7193. And I appeared unto Abraham, unto Isaac, and unto Jacob, in God Shaddai. That this signifies the temptations of the Lord as to the Human, and the temptations of the faithful, and afterward consolations, is evident from the signification of "appearing," or "being seen," when said of Jehovah, as being perception from the Divine (see n. 2150, 3764, 4567, 5400); and from the representation of Abraham, of Isaac, and of Jacob, as being the Lord as to the Divine Itself, and as to the Divine Human (n. 6804, 6847); but here, as Jehovah speaks and says that "He appeared to them," the Lord is signified as to the human, that is, the human before it was made Divine. By "Abraham" is signified the celestial in this human; by "Isaac," the spiritual; and by "Jacob," the natural.
 That the Lord as to the human is here meant by these, not as to the Divine Itself, nor as to the Divine Human, is because the subject is temptations, and the Lord as to the human before it was made Divine could be tempted, but not as to the Divine Human, and still less as to the Divine Itself; for the Divine is beyond all temptations. The infernals who tempt cannot approach even the celestial angels, for when they approach them, they are seized with horror and anguish, and become as if half dead; and as they cannot approach the celestial angels, and this by reason of the Divine with them, much less can they approach the Divine which is infinitely above the angelic. From all this it can be seen that the Lord assumed an infirm human from the mother in order that He might be tempted, and by temptations reduce into order all things in heaven and in hell, and then at the same time glorify His Human, that is, make it Divine.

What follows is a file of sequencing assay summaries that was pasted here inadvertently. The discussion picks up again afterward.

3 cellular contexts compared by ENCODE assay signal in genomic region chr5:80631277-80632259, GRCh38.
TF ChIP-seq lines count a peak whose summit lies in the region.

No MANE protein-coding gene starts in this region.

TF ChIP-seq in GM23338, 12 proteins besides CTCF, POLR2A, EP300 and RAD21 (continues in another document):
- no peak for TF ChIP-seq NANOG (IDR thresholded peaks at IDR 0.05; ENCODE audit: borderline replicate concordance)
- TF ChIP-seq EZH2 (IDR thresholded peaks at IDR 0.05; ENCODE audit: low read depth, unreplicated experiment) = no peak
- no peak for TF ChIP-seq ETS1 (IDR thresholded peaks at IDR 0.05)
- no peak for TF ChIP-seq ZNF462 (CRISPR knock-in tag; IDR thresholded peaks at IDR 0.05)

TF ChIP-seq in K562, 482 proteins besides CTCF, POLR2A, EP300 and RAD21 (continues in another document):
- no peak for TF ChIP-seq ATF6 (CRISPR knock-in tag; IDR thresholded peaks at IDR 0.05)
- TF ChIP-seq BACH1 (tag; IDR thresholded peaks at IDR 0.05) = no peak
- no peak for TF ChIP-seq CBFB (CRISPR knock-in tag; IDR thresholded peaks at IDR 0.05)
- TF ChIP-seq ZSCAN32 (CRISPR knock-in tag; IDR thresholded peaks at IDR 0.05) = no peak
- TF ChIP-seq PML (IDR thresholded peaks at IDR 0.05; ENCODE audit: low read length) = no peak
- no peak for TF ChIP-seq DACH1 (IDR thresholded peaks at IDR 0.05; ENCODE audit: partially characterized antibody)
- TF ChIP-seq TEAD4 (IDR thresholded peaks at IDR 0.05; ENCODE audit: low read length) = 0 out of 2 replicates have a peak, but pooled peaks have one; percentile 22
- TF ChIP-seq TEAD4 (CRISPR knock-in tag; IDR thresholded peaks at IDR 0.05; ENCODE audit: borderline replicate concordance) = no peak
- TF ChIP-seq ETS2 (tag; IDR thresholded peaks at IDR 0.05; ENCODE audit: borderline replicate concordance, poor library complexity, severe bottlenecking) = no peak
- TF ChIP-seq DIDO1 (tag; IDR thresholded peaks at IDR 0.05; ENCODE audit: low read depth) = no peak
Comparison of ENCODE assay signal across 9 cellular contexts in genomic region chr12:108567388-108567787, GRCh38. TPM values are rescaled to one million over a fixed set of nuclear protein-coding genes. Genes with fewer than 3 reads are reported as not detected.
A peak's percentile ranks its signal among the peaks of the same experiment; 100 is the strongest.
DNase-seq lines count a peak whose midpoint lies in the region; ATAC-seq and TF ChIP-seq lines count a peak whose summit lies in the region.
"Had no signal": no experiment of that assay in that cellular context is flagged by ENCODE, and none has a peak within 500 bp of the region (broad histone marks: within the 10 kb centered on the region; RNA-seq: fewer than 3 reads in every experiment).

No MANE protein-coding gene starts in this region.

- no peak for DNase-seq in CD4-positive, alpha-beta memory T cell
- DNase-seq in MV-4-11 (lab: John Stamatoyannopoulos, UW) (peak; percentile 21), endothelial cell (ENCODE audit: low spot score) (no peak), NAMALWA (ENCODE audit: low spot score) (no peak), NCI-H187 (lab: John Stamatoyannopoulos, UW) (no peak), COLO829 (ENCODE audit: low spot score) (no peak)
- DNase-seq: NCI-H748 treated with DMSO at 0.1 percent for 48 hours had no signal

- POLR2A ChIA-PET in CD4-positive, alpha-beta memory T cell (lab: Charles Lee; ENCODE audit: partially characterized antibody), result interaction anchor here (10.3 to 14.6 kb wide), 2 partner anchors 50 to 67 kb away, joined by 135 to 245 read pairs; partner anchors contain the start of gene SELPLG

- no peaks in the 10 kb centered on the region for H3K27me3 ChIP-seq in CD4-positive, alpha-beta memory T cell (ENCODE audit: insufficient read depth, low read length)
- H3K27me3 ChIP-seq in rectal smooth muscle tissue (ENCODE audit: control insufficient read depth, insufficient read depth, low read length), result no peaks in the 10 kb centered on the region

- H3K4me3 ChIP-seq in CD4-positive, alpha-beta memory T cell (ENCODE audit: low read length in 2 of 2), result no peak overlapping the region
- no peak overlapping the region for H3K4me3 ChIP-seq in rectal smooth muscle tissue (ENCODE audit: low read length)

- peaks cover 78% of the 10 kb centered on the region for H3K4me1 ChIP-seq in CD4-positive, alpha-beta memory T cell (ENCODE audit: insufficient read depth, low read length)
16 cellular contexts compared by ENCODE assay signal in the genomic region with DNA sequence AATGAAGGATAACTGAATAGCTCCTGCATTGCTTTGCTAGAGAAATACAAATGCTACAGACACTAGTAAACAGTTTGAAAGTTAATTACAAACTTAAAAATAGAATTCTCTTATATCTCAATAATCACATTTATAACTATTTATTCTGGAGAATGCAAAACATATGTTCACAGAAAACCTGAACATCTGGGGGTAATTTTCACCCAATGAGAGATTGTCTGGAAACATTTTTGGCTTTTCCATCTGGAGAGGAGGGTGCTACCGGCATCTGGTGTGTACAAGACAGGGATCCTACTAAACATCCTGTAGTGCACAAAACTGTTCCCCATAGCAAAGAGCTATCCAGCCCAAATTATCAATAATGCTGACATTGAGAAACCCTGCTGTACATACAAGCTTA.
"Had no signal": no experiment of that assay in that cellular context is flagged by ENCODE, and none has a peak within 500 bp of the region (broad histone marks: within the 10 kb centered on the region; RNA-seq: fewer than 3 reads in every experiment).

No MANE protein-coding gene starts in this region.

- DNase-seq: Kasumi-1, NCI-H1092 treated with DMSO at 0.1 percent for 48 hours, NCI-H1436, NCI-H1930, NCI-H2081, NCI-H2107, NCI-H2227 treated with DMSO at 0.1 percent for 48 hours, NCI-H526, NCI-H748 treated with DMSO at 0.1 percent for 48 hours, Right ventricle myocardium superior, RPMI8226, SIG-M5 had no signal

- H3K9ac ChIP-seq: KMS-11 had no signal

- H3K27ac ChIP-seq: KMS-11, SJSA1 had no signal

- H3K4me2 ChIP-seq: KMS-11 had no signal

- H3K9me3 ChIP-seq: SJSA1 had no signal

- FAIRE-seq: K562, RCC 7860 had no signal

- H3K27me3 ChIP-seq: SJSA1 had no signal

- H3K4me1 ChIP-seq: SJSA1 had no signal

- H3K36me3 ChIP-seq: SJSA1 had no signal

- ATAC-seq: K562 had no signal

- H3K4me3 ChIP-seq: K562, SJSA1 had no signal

(That by "God Shaddai" are signified temptations, and afterward consolations, see n. 1992, 3667, 4572, 5628.) It is said "afterward consolations," because it is from Divine order that comfortings follow the pains of temptations, just as morning and dawn follow evening and night. There is also a correspondence between them, for there are alternations of states in the other life, as there are of the seasons in the world. States of temptations and of infestations, and also states of desolations, are in the other life evening and night; and states of consolations and festivities are morning and dawn. That by the same words, namely, "I appeared to Abraham, to Isaac, and to Jacob, in God Shaddai," are also signified the temptations of the faithful, and afterward consolations, is because the regeneration of man, which is effected by means of temptations, is an image of the glorification of the Lord (n. 3138, 3212, 3296, 3490, 4402, 5688); therefore the things in the Word which are understood of the Lord in the supreme sense, are understood of the faithful in the relative internal sense.